honesty about sin means honesty about salvation

I read this gem in my Lent devotional this morning, from philosopher Søren Aabye Kierkegaard:

“Sin is the despairing refusal to find your deepest identity in your relationship and service to God. Sin is seeking to become oneself, to get an identity, apart from God.”

I don’t like thinking about my sin, even though it seems I’m always aware of it and always fighting shame against it. But it is a private shame, one I push beneath workflow and to the corners of social plans. I don’t like that I stumble and fail and forget lessons I learned the hard way. I don’t like that I require crazy amounts of patience from God, as He reteaches my heart to submit and love and serve and obey.

But, when I finally speak my sin into the light I realize how much energy I spent keeping it in the dark. Not that my efforts to hide selfishness and pride can keep anything from my Maker (and, of course I know that), but shame is a great and sly motivator.

When I confess my sin, I distance myself from any identity associated with rebellion and lean on the identity of the One who saves. But this relief only comes by way of honest confession.

So many times, I will kneel in church or pause for prayer and search my mind for something to confess. Satan somehow clears all the sin I have been shamefully hiding and replaces that elephant space in my mind with silent whiteness. My thoughts don’t even wander, there is just nothing there at all. Later, of course, the sins creep out from the corners to remind me that I am unworthy.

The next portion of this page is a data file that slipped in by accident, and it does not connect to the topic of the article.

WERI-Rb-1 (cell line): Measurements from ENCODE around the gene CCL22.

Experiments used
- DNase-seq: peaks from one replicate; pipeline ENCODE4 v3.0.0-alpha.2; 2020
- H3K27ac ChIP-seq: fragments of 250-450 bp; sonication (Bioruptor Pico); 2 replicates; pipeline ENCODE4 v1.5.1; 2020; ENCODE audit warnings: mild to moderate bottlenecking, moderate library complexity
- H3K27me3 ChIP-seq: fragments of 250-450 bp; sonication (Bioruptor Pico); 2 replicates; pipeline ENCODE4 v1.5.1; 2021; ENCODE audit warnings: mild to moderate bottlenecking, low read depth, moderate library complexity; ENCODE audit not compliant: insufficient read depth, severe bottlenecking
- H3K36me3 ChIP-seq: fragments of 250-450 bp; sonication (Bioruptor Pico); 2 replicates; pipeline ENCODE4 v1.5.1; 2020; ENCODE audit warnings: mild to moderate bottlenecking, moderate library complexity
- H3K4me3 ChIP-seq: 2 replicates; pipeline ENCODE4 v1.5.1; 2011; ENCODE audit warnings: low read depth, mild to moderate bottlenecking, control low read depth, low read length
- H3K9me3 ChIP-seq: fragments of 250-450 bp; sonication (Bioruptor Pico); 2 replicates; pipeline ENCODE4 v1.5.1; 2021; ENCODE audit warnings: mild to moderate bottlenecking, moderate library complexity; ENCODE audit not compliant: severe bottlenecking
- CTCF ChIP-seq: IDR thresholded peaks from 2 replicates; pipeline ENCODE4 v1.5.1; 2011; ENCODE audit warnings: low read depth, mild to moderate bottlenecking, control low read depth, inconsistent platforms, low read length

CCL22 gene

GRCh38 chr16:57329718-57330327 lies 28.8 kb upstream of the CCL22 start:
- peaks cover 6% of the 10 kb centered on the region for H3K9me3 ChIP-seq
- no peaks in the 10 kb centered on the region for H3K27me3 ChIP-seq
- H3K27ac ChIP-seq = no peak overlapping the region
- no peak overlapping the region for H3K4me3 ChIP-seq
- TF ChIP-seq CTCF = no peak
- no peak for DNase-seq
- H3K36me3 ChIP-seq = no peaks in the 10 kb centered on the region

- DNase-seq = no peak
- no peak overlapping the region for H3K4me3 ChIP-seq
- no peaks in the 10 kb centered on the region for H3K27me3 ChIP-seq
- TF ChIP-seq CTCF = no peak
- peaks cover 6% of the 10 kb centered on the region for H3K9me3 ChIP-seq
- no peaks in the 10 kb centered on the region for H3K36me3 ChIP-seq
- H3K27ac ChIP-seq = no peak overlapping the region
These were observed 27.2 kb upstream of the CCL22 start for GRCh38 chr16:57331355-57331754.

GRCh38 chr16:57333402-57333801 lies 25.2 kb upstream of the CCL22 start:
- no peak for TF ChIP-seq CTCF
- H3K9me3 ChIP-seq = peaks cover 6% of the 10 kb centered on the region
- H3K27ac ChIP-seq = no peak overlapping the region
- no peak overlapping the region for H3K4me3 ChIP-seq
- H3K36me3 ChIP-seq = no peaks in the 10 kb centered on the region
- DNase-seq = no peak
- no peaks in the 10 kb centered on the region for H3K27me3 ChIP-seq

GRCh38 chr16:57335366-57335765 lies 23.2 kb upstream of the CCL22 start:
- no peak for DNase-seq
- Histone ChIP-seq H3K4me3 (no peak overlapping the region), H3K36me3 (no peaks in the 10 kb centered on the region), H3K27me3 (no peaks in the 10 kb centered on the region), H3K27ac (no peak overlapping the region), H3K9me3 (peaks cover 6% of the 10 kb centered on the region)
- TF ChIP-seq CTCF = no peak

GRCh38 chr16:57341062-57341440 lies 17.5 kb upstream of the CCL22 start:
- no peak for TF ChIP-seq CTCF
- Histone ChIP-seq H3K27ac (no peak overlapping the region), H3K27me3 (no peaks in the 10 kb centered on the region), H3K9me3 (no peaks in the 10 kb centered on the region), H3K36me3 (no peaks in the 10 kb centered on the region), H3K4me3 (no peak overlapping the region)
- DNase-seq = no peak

My heart needs confession (honesty about my sin) because my heart desperately needs forgiveness (honesty about salvation).

There is just no way around it, but there is also no greater glory to be found. God welcomes our confession and exchanges us a crown. He covers us in His grace and grants us inexplicable joy.

He leads us like a shepherd and chases us when we stray. What a beautiful friend we have in Jesus, friends – that He would chase down a forgetful and frightened heart to offer perfect freedom from shame.

what it means to cling

It’s a strange unsteady that catches me today – grieving the evil and glorying in the God who overcomes. I can’t see how anyone who puts thought to theological matters can be any less than always emotional – either deeply despairing or deeply delighting. It is both despair and delight at once that stretch me and today I read these words that remind me of the tension,

“In all your longing to love as Christ loved, you sometimes forget that true love for one thing will, or at least it should, produce a hatred for whatever stands against it.” (from Note to Self by Joe Thorn)

I do forget. I forget that loving as Christ means hating what stands in opposition. “Hate” sounds unpopular. It sounds… mean. But when I forget to develop a healthy hate for my sin, I make friends with destruction. When I forget to develop a healthy hate for the sin in others, I lead friends to destruction.

And in all this, I am finding what it means to cling.

In the strange unsteady that rocks my boat today, I am learning to cling like my life depends on my grip. My desperate hold is always rewarded by the unfaltering strong arms of my Redeemer, who reminds me my life depends on His strength.

O, Heart Bereaved and Lonely
Words by Fanny Crosby

1. O heart bereaved and lonely,
Whose brightest dreams have fled
Whose hopes like summer roses,
Are withered crushed and dead
Though link by link be broken,
And tears unseen may fall
Look up amid thy sorrow,
To Him who knows it all

2. O cling to thy Redeemer,
Thy Savior, Brother, Friend
Believe and trust His promise,
To keep you till the end
O watch and wait with patience,
And question all you will
His arms of love and mercy,
Are round about thee still

3. Look up, the clouds are breaking,
The storm will soon be o’er
And thou shall reach the haven,
Where sorrows are no more
Look up, be not discouraged;
Trust on, whate’er befall
Remember, O remember,
Thy Savior knows it all